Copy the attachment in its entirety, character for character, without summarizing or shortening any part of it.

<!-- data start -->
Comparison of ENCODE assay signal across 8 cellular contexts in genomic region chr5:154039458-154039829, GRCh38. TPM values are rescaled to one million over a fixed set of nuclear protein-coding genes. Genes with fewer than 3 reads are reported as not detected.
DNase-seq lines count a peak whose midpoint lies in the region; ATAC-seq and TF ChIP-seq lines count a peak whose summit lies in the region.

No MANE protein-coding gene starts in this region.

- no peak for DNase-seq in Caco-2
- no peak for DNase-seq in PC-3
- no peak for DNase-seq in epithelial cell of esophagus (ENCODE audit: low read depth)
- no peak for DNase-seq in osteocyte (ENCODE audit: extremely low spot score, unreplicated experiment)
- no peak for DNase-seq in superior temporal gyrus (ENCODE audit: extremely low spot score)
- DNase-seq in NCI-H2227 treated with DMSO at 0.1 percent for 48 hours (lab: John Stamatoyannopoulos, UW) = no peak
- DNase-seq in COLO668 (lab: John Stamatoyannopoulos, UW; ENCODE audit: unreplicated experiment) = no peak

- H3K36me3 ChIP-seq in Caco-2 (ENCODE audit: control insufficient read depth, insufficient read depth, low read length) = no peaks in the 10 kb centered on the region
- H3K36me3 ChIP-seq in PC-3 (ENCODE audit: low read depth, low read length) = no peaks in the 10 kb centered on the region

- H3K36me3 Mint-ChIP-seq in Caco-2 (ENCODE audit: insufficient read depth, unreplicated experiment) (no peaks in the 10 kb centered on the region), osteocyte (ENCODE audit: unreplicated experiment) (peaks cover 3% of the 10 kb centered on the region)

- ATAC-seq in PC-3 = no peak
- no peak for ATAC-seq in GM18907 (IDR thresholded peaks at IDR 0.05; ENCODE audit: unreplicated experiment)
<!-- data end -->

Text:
Comparison of ENCODE assay signal across 8 cellular contexts in genomic region chr5:154039458-154039829, GRCh38. TPM values are rescaled to one million over a fixed set of nuclear protein-coding genes. Genes with fewer than 3 reads are reported as not detected.
DNase-seq lines count a peak whose midpoint lies in the region; ATAC-seq and TF ChIP-seq lines count a peak whose summit lies in the region.

No MANE protein-coding gene starts in this region.

- no peak for DNase-seq in Caco-2
- no peak for DNase-seq in PC-3
- no peak for DNase-seq in epithelial cell of esophagus (ENCODE audit: low read depth)
- no peak for DNase-seq in osteocyte (ENCODE audit: extremely low spot score, unreplicated experiment)
- no peak for DNase-seq in superior temporal gyrus (ENCODE audit: extremely low spot score)
- DNase-seq in NCI-H2227 treated with DMSO at 0.1 percent for 48 hours (lab: John Stamatoyannopoulos, UW) = no peak
- DNase-seq in COLO668 (lab: John Stamatoyannopoulos, UW; ENCODE audit: unreplicated experiment) = no peak

- H3K36me3 ChIP-seq in Caco-2 (ENCODE audit: control insufficient read depth, insufficient read depth, low read length) = no peaks in the 10 kb centered on the region
- H3K36me3 ChIP-seq in PC-3 (ENCODE audit: low read depth, low read length) = no peaks in the 10 kb centered on the region

- H3K36me3 Mint-ChIP-seq in Caco-2 (ENCODE audit: insufficient read depth, unreplicated experiment) (no peaks in the 10 kb centered on the region), osteocyte (ENCODE audit: unreplicated experiment) (peaks cover 3% of the 10 kb centered on the region)

- ATAC-seq in PC-3 = no peak
- no peak for ATAC-seq in GM18907 (IDR thresholded peaks at IDR 0.05; ENCODE audit: unreplicated experiment)